Given the growing market for Google’s Android-based smartphones, Sprint Nextel Corporation (S - Free Report) is adding another such device to its existing line of Android smartphones. The company launched ZTE Fury, an Android 2.3 Gingerbread smartphone at $19.99 after a rebate of $50.00. The USP of the phone not only lies in having an Android operating system but also in its pricing which remains pocket friendly.
All this while, Sprint primarily focused on introducing top-end devices, like including Apple’s (AAPL - Free Report) iPhone 4 and 4S in October last year. These devices have remained accretive for the carrier, generating solid margin gains. But their high subsidies, representing nearly 40% of the device’s cost continues to be a significant headwind going forward.
As a result, we believe that company’s interest in marketing handsets like ZTE Fury, indicates its strategy to focus on lower end market, which can eventually provide increased cost synergies. Additionally, the company continues to adhere to its regular pricing plans, which will also apply on this new addition, eventually leading to more revenue gains.
Apart from hefty post-paid contracts, the company is gradually making its presence felt in the prepaid market. Sprint’s multi-brand prepaid strategies like Boost Mobile, Assurance Wireless and Virgin Mobile are making significant contributions to the company’s subscriber growth. Sprint’s innovative offers like $50 Monthly Unlimited plan with Shrinkage, Beyond Talk plans and Broadband2Go have helped its prepaid brands to differentiate themselves in a rapidly growing market in which the demand for affordable pricing plans are rising, lifting the market positions for service providers like MetroPCS Communications , United States Cellular Corporation (USM - Free Report) and Leap Wireless .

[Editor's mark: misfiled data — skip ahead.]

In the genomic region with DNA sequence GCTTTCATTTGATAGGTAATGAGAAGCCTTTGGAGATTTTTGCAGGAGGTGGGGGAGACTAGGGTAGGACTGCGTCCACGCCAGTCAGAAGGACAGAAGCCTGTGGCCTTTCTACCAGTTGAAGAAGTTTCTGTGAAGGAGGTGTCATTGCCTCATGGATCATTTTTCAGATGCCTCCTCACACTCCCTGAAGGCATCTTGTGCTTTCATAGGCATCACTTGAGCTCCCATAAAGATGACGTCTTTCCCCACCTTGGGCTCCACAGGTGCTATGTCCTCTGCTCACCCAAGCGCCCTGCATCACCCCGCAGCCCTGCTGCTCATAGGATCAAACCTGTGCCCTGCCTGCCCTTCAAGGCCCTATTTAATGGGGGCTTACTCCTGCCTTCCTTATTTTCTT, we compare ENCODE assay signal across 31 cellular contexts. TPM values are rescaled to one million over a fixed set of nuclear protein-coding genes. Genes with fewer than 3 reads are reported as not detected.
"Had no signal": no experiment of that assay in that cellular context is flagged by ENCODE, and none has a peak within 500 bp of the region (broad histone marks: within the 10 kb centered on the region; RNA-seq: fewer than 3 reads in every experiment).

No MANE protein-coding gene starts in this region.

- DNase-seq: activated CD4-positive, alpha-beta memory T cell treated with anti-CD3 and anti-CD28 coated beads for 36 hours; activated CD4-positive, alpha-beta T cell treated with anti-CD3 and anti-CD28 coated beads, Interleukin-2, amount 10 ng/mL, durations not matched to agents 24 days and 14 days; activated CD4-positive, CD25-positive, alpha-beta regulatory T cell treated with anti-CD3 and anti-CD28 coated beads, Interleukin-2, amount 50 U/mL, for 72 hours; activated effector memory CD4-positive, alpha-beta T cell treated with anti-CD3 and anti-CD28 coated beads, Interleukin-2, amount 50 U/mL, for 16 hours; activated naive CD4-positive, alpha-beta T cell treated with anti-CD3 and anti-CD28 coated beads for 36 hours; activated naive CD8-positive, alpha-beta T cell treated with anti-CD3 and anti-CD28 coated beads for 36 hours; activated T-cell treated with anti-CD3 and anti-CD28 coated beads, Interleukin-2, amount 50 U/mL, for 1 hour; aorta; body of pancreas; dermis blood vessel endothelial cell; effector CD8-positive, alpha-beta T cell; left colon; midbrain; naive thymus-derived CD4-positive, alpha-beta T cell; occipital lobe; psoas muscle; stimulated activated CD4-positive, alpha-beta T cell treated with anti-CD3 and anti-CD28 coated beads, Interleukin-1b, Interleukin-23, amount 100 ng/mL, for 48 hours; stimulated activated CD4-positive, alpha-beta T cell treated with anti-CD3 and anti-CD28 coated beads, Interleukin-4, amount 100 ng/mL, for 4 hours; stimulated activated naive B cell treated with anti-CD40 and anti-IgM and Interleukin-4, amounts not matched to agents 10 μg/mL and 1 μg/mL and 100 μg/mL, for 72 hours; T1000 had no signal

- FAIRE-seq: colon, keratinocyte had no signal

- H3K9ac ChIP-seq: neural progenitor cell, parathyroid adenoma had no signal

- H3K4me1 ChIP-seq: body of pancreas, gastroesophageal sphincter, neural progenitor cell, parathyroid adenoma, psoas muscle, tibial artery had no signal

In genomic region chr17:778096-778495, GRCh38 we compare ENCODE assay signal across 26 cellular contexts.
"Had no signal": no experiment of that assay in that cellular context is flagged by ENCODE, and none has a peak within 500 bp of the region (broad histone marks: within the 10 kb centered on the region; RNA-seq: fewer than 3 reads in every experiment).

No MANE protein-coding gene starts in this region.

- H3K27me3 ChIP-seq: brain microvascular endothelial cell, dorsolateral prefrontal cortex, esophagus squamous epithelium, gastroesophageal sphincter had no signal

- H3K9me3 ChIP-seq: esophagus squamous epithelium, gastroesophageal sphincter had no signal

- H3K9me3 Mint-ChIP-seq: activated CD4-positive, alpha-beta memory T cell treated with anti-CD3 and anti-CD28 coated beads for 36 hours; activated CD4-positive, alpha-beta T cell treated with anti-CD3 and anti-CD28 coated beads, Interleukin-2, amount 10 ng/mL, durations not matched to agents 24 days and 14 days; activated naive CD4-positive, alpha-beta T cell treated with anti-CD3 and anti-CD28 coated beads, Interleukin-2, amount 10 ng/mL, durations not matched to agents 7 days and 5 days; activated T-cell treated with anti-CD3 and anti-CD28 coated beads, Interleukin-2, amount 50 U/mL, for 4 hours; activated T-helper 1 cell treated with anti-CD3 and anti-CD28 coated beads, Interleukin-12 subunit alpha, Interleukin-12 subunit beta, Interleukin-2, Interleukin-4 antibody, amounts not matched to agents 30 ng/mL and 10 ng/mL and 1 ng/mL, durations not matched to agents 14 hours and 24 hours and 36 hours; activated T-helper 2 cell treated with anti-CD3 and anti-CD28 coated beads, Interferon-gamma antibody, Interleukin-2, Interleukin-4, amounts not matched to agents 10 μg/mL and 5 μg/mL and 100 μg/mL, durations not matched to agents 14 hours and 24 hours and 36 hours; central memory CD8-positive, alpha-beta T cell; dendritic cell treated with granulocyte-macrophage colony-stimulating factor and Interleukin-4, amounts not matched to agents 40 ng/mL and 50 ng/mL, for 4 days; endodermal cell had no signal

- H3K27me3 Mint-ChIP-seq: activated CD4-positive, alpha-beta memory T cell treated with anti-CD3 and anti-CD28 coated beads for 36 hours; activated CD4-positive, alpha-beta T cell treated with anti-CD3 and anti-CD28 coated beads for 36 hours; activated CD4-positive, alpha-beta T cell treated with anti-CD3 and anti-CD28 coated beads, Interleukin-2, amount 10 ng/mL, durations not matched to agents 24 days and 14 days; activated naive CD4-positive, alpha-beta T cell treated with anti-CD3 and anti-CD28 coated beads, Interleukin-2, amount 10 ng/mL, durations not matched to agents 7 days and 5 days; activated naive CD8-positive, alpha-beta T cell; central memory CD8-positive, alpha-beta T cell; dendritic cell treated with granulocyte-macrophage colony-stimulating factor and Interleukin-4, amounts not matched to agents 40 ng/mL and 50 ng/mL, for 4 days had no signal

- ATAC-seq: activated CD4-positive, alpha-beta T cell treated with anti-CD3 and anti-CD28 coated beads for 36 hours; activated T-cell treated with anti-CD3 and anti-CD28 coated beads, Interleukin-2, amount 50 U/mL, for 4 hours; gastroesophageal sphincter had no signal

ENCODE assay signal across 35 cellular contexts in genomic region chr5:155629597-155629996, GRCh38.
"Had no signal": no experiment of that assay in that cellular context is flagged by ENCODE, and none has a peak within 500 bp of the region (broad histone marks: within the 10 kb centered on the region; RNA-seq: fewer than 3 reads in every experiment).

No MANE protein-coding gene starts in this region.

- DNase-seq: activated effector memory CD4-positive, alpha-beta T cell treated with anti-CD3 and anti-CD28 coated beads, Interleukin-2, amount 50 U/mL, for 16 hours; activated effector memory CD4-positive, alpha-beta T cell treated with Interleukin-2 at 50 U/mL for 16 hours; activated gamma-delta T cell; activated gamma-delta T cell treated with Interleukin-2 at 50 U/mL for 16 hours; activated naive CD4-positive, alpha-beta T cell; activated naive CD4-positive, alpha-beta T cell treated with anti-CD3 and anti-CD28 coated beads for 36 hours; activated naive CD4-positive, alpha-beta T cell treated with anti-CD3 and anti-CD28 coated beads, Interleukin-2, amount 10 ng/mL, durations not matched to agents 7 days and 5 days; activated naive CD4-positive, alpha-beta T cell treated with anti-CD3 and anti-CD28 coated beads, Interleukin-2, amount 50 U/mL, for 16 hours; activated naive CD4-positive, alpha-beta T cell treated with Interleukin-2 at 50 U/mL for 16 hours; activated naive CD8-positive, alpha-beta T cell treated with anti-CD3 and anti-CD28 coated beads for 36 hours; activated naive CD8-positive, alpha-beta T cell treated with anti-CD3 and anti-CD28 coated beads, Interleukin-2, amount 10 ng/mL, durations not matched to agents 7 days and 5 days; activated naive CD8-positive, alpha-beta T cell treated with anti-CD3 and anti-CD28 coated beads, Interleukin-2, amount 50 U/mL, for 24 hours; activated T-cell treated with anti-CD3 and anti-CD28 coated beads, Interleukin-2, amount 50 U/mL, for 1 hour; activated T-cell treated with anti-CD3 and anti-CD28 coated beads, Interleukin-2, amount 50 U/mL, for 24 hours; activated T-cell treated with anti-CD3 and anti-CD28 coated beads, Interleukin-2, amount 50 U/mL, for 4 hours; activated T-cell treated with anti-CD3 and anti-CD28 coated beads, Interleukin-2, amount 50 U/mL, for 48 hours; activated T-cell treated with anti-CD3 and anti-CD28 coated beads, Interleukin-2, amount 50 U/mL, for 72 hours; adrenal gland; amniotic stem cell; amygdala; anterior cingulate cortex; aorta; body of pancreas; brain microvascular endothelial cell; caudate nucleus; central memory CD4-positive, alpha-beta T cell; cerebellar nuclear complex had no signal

In terms of network technology, the company remains competitive with the proposed deployment of 4G LTE technology in mid 2012. The LTE coverage is expected to extend to more than 250 million customers with 22,000 cell sites by 2013.
However, heavy expenses on network integration, followed by rebranding expenses of $600–$700 million and depreciation charges of $450–$550 million in the first quarter and $1.2–$1.5 billion in fiscal 2012 are some of the financial headwinds, which the company is likely to face in the near term. Further, the extended network-sharing deal with Clearwire raising Sprint’s payment commitments is expected to dilute its free cash flow over the next two years. Sprint would pay $926 million over the next two years. In addition, Sprint would also make prepayments of $350 million for LTE capacity, provided Clearwire meets certain build-out targets by June 2013. Given that Sprint currently does not have a controlling interest in Clearwire despite its economic ownership of over 50%, changes in corporate strategy could adversely affect Sprint or reduce the value of its investment.
We currently maintain our long-term Neutral recommendation on Sprint. For the short term (1–3 months), the stock retains a Zacks #3 Rank.